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Pillsbury United Communities delivers community health services holistically - Sahan Journal

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Pillsbury United Communities doing community health: conversations with frontline workers

When Awol Windissa describes his work, his vision is broad. “Community health,” he says, “is a way of connecting the dots between health, nutrition, chronic disease, acute disease and the social determinants of health. We cannot talk about housing and ignore employment. You can’t talk about mental health and forget about the addiction part of the problem.

As Director of Community Health for Pillsbury United Communities, a nonprofit organization with more than 140 years of service in Minneapolis, Awol oversees a growing team of community health workers responding to needs ranging from education to diabetes. to affordable housing. * First founded as a small team under the Population Health umbrella, the Community Health Impact Zone has grown to include its own director, an operations manager and five community health workers at full time meeting with community members at neighborhood centers across Minneapolis.

Awol Windissa, Community Health Manager Credit: Pillsbury United Communities

Work for well-being

At Community Health’s oldest site, the Brian Coyle Neighborhood Center in Cedar-Riverside, services are provided primarily to older Somali and Oromo people by Community Health staff who grew up in East African communities. . Awol, along with community health workers Fowzia Abdullahi, Abdul Sero and Abdiqani Abdi, provide education, support and resources to people in the neighborhood and beyond.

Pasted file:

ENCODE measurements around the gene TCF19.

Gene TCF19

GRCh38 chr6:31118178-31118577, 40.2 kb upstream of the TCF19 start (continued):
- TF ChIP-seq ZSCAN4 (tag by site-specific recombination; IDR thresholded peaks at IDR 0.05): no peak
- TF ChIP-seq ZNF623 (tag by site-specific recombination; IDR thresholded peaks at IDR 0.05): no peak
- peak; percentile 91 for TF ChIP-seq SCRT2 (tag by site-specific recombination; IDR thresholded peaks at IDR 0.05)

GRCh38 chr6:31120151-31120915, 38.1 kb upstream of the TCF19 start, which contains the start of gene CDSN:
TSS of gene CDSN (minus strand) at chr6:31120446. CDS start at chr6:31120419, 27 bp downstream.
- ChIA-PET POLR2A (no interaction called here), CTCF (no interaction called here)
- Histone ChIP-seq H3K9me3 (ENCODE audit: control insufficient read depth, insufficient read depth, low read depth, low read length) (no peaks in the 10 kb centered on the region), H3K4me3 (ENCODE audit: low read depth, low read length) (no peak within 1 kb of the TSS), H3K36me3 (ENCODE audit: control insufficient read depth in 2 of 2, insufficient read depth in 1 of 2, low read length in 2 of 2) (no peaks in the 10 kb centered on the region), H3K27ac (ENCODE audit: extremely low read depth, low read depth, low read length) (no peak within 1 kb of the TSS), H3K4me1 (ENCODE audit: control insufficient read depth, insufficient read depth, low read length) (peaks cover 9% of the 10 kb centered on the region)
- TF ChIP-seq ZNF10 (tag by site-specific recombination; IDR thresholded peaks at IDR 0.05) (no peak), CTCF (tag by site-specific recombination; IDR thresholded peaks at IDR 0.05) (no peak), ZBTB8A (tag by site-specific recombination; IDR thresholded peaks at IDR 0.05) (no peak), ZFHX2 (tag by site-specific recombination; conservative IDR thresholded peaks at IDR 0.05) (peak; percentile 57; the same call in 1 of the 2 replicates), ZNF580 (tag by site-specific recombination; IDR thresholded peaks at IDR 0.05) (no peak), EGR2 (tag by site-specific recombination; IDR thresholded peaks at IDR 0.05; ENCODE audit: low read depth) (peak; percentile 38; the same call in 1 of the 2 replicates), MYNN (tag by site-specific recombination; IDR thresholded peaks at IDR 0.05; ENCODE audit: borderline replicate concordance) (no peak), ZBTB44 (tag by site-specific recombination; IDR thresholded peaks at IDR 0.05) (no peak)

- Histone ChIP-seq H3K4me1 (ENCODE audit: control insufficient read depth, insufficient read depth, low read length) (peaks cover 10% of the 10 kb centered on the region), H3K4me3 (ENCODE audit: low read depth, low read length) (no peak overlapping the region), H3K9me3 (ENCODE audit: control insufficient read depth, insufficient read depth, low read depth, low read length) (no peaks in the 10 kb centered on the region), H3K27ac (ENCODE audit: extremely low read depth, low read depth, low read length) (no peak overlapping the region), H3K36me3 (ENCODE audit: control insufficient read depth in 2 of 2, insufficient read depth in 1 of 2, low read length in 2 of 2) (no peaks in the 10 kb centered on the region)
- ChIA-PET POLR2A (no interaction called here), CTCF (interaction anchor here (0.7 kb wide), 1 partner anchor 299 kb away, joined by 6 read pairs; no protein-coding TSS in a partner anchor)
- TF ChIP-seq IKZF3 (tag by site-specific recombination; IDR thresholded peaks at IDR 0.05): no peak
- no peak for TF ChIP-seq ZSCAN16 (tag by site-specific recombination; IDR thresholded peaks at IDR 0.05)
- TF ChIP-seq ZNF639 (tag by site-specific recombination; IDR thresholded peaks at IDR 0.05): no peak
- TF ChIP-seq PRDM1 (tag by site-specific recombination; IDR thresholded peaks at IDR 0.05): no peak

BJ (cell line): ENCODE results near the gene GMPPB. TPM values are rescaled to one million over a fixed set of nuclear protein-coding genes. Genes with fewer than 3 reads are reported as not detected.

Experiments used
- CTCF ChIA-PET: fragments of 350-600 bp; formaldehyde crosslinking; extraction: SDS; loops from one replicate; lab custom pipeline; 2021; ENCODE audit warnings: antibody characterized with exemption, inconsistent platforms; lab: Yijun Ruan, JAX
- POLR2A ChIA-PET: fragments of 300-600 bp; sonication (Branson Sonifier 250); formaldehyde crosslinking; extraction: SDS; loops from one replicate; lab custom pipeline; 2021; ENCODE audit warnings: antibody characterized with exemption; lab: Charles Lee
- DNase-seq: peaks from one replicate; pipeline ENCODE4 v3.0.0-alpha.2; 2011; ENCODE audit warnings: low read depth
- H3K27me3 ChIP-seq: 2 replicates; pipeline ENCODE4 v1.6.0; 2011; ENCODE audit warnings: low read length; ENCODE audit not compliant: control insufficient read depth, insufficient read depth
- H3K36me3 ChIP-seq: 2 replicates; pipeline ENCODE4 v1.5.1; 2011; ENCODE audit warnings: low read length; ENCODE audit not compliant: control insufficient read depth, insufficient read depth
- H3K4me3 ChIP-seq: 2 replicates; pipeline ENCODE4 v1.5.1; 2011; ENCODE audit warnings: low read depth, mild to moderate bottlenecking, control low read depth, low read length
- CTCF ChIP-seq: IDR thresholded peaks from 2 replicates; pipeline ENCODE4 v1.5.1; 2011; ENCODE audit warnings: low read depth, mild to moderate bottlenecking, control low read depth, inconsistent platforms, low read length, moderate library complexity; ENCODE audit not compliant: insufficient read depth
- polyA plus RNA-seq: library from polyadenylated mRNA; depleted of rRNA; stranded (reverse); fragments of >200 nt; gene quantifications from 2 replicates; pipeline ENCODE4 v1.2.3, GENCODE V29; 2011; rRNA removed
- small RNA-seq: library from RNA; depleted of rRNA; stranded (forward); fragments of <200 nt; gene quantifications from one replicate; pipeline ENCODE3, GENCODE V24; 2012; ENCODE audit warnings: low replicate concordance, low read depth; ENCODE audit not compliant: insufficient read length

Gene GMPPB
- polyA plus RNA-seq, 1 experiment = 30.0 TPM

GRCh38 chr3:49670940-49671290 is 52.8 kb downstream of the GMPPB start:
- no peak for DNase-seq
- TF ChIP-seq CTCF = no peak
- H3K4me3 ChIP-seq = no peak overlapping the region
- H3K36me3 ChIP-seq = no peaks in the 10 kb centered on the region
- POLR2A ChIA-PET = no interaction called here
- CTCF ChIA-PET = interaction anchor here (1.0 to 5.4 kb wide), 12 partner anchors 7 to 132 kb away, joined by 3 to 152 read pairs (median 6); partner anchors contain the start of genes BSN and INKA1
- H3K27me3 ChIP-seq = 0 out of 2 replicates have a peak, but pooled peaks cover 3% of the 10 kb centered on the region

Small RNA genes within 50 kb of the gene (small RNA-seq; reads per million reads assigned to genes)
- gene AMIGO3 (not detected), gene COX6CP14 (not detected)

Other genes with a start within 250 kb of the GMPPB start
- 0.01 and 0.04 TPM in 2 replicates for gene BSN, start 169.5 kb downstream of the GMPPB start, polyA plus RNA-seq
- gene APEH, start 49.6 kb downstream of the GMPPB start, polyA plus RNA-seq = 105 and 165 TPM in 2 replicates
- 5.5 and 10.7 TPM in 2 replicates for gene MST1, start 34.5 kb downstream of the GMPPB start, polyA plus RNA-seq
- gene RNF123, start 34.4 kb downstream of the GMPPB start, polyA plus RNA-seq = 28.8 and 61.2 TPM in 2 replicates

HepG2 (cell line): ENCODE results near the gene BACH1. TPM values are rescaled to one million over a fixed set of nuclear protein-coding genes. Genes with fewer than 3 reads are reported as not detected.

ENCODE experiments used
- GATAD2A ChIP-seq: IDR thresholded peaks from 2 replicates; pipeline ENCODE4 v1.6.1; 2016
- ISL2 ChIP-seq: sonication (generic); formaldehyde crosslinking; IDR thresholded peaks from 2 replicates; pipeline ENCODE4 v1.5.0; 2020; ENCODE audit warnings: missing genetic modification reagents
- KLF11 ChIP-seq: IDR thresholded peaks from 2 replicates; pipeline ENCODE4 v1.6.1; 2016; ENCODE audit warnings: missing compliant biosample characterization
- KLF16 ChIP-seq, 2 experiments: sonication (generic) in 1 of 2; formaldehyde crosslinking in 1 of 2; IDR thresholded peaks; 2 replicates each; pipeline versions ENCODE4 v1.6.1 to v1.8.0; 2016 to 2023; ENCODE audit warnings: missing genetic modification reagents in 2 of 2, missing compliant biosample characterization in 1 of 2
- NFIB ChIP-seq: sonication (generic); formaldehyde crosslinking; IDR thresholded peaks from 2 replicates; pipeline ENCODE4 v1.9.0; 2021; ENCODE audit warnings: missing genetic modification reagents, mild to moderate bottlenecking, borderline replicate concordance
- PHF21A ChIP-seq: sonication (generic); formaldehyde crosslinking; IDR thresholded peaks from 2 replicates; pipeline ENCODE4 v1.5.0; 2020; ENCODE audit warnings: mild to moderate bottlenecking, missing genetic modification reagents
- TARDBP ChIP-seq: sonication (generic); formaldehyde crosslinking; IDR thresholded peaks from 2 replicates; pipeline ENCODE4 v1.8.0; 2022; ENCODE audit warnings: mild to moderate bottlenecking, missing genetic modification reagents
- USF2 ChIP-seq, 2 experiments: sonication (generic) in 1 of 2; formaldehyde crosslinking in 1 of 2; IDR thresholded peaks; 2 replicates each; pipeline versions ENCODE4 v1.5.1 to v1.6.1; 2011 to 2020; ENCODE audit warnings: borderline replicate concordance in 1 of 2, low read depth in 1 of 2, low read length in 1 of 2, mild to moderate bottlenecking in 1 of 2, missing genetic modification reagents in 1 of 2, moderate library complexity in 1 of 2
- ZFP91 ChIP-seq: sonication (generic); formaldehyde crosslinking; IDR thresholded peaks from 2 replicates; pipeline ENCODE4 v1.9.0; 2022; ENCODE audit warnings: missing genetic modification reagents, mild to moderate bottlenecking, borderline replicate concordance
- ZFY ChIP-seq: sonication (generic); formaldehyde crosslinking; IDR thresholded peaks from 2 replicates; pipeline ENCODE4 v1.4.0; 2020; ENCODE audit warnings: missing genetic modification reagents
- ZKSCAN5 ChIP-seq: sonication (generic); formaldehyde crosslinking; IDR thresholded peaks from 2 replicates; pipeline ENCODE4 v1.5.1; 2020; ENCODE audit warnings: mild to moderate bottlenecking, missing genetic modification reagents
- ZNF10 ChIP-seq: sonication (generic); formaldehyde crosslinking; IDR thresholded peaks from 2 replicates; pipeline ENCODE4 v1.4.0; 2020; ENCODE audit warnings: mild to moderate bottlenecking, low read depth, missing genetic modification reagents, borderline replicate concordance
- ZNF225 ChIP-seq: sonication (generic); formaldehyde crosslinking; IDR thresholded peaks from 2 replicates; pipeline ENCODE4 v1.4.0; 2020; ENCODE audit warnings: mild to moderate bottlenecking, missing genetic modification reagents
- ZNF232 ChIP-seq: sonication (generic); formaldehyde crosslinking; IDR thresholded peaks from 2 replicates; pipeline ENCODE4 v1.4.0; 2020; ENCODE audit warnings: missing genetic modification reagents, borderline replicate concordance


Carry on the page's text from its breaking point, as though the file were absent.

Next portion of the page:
Among the services offered by the team are assistance navigating for public benefits such as Social Security and SNAP, assistance working with US medical systems, diabetes management education, and other chronic illnesses, and transportation to and from grocery stores or medical appointments.

Fowzia explains the link between all these services: “For me, community health means the well-being of the community. . . We are community builders. We are developers. We support with employment. We support immigration, housing, connecting with doctors, so many things. And it all starts with health. . . When you’re healthy, you can do so much.

Community health is community power

What does solving this wide variety of problems look like in action? Abdul Sero notes that many of the people he works with are of immigrant and refugee background and often have traumatic experiences with them. In response, he defines his work by saying that “community health is a place where we reduce community stress in many ways, ranging from direct or indirect aid and community education to helping to become self-sufficient”.

Similarly, Abdiqani talks about how older people often leave the chronic disease self-management course he teaches with a sense of empowerment. “A lot of people sometimes feel like things are happening to them,” he says, “and they can’t do anything. But when we do these studio classes, they feel like – oh, at least there’s something.